SENATOR MITCHELL: Our purpose is to make them aware of the opportunities that exist. They primarily are relevant to those firms who seek access to the European market. That's what the interest that has been evident so far focuses on.

Q But what's the biggest obstacle to firms going into Northern Ireland?

SENATOR MITCHELL: It depends entirely on the firm. There's no one obstacle that's uniform to all of them. Obviously, they seek reassurance that there will be political and social stability there. They obviously are concerned about the possibility of a return to the violence of the past.

For some firms, depending upon their business, the tax rate is important. For others, the level of education, literacy, ability with foreign languages, wage rates, employable persons -- these are all different business considerations and there's no single factor that's dominant for any one concern.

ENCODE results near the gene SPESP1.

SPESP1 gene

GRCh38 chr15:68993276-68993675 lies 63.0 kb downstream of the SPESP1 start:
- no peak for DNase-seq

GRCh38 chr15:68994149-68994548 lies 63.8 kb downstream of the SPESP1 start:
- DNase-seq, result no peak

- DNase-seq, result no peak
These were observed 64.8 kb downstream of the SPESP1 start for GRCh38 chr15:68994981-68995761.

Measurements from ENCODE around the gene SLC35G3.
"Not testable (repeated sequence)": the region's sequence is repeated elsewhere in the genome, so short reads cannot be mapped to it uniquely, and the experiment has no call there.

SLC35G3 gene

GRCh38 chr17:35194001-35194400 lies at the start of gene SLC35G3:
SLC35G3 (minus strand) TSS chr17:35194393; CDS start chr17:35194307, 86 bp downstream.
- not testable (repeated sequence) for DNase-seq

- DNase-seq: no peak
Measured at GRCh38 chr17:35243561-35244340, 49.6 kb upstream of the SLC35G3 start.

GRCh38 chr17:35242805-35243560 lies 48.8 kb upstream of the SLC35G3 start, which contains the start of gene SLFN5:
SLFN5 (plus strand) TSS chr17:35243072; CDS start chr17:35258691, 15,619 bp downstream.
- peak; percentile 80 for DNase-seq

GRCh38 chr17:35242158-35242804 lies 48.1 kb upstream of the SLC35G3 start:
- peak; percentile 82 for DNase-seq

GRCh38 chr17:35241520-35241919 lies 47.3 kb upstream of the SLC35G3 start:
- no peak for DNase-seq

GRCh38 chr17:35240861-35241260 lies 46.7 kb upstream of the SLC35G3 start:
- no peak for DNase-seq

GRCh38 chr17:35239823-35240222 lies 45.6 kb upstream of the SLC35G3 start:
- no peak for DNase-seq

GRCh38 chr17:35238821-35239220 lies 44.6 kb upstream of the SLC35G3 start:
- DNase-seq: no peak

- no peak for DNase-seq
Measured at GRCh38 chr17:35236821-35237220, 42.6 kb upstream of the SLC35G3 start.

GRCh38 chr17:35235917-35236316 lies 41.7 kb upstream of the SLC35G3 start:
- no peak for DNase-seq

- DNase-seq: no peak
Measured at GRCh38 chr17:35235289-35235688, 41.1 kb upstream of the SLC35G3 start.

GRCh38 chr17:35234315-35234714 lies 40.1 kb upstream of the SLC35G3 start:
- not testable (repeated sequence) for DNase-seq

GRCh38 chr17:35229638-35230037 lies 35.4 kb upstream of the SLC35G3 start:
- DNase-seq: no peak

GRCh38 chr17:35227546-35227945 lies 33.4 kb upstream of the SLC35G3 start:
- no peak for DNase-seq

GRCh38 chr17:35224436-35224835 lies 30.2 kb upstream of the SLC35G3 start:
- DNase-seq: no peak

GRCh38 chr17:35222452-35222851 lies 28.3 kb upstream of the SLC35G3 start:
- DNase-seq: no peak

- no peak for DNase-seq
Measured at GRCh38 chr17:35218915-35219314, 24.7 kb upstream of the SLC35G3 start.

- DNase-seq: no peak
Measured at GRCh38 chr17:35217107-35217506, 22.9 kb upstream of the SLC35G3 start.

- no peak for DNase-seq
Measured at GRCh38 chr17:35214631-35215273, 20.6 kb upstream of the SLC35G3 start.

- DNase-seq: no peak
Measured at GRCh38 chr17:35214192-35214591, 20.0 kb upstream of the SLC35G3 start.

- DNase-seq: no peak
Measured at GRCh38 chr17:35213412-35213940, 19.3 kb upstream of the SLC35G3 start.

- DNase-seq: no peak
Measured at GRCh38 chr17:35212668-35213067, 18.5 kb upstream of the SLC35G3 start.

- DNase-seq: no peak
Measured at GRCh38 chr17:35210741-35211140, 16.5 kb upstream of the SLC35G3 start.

Q And have any of these firms indicated more than just a cursory interest in --

SENATOR MITCHELL: They're coming here to get information. Obviously, not many firms, not many individuals make decisions prior to receiving information on which those decisions will be based.

Q This is a political question, not a business question. There's a lot of anticipation about a meeting between Mayhew and Adams today. Have you been informed when and where that would happen? Do you expect it to happen?

SENATOR MITCHELL: I've not been informed of when and where it will happen. That's a decision by the individuals themselves. There will be in excess of a thousand people at the Conference, including many political leaders, and there will be a lot of private meetings.